How did you realise you loved to dance?
I was forced to join a CCA back in secondary school, as I was a mischievous kid who was a bit hyperactive in class. The Dance Club needed some male members, so I was roped in… I only came to love dance after that!
What did you do to get started as a professional dancer?
I worked really hard and got some really good training. While on a scholarship with a local dance academy, I got to know Lionel Araya – my very first dance teacher. He taught me all the basics: from jazz and salsa to hip hop and locking and popping.
Lionel saw how much I loved dancing and told me that, if I wanted to make it as a professional dancer, I needed to have a strong foundation in dance. He advised me to study dance at LASALLE. So that’s what I did!
How did you start out as a choreographer yourself?
I was already juggling professional dancing jobs while studying for my Diploma in Dance at LASALLE College of the Arts. We were tasked to choreograph our own original works that, if selected, would be presented in our graduation show, Tabula Rasa. So I choreographed a piece called Out of Shape. It was the only student work that was featured in the show, alongside pieces by veteran choreographers, and was later performed at Tari 2005, Malaysia’s premier dance festival.
Who are some of your greatest inspirations?
As a dancer, Sylvie Guillem – she dances so beautifully, and her technique is top-notch. Sadly, she retired recently, in 2015.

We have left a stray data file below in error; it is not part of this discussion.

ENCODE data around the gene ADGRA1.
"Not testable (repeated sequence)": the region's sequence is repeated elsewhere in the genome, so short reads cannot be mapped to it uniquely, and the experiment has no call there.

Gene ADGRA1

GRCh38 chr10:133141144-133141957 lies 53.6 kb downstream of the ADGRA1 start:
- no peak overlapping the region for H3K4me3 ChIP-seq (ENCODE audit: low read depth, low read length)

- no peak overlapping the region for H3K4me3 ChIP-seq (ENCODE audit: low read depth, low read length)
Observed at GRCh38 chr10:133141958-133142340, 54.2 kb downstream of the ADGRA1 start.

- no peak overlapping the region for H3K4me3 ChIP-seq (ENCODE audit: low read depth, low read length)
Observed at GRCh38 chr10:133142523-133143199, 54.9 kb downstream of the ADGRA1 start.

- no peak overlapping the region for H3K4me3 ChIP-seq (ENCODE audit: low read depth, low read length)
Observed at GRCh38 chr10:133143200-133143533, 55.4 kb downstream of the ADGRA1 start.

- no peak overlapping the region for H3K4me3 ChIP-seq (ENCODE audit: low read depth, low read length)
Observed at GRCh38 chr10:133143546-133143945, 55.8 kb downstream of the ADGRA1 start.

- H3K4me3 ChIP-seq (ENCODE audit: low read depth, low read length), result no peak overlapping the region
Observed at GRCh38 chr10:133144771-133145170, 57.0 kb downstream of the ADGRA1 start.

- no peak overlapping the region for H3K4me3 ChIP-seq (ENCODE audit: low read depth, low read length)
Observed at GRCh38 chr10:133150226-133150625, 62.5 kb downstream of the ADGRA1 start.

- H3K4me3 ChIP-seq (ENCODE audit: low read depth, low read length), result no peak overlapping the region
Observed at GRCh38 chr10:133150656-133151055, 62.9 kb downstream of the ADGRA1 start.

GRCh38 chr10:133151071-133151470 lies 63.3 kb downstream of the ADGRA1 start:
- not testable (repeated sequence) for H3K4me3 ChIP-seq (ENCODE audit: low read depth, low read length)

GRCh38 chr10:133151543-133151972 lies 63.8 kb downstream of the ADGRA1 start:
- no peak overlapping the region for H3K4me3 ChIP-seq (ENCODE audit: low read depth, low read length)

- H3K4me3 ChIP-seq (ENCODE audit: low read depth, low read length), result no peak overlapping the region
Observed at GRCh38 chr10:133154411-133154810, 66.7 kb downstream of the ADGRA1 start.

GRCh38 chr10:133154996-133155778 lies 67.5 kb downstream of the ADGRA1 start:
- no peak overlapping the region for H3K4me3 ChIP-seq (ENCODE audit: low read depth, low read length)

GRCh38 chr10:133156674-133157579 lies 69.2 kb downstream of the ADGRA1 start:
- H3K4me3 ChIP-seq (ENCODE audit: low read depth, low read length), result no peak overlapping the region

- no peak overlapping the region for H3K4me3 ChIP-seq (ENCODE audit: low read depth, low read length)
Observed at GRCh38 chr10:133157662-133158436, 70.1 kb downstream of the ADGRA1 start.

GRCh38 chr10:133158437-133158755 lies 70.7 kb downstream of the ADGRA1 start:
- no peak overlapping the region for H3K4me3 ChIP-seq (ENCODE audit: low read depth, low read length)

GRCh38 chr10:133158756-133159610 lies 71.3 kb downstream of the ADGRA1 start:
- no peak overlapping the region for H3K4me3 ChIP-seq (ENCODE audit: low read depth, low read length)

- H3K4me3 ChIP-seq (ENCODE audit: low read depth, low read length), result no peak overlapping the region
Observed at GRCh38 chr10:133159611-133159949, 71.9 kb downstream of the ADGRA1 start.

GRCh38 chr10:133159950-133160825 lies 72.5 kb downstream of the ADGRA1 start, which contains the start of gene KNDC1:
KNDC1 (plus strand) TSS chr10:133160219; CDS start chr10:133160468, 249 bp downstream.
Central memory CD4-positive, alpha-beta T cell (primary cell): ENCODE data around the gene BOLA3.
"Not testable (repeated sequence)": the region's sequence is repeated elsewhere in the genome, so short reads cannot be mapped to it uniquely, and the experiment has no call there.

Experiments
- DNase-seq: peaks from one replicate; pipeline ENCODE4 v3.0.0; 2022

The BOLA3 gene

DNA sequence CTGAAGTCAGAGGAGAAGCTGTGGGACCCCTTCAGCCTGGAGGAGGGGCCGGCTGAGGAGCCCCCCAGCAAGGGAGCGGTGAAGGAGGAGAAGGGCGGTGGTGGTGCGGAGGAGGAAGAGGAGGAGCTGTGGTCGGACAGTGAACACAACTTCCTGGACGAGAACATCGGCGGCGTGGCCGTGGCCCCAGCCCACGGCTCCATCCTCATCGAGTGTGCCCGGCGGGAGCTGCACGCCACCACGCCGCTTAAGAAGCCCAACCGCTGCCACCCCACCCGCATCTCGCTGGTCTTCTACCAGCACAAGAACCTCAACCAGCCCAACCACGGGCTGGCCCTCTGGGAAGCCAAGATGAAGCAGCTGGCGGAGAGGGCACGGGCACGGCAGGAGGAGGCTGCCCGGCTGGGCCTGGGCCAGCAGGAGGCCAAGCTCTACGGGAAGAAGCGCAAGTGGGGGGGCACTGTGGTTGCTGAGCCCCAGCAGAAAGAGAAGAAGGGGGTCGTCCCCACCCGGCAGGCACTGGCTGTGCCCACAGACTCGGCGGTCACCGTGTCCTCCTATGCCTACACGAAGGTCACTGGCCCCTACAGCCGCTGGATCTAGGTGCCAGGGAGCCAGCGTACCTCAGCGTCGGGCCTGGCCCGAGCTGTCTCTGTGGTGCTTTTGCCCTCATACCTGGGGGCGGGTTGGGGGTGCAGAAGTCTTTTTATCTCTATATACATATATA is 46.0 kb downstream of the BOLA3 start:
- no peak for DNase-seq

When it comes to the theatre, I’m really inspired by Trey Parker, Matt Stone and Robert Lopez – who created the Broadway hit musical, The Book of Mormon. I love that show so much!
Tell us about your choreography for Mama White Snake.
When I choreograph, I first listen to the music for each number to get a feel for its rhythm and genre. That allows me to inject into my choreography the story, motivations and feelings that go with the music.
As Mama White Snake is a fusion of musical theatre and classical Chinese opera, I actually looked at a couple of Chinese operas for inspiration. I wanted to better understand the movement restrictions that the cast would experience while performing in their elaborate and heavy costumes.
I also incorporated a lot of classical Chinese opera movements into the choreography. I worked with the cast to make sure they hold themselves properly while executing basic moves like ‘running’ (圓場), ‘cloud hands’ (雲手) and ‘water sleeves’ (水袖).
What’s it been like working with this cast?
There’s a lot packed into rehearsals for this show, from wushu training to running scenes, so my main challenge has been to teach the cast the choreography in the limited time we’re given. That said, it’s definitely been a fun process! The cast is great and they’ve developed a very good dynamic already.
I’ve also enjoyed working with the kids in the show – they’re all very talented and intelligent. But, kids being kids, it hasn’t always been easy to calm them down during rehearsals. At times, I’ve had to rely on the adult actors to help me discipline them in rehearsal!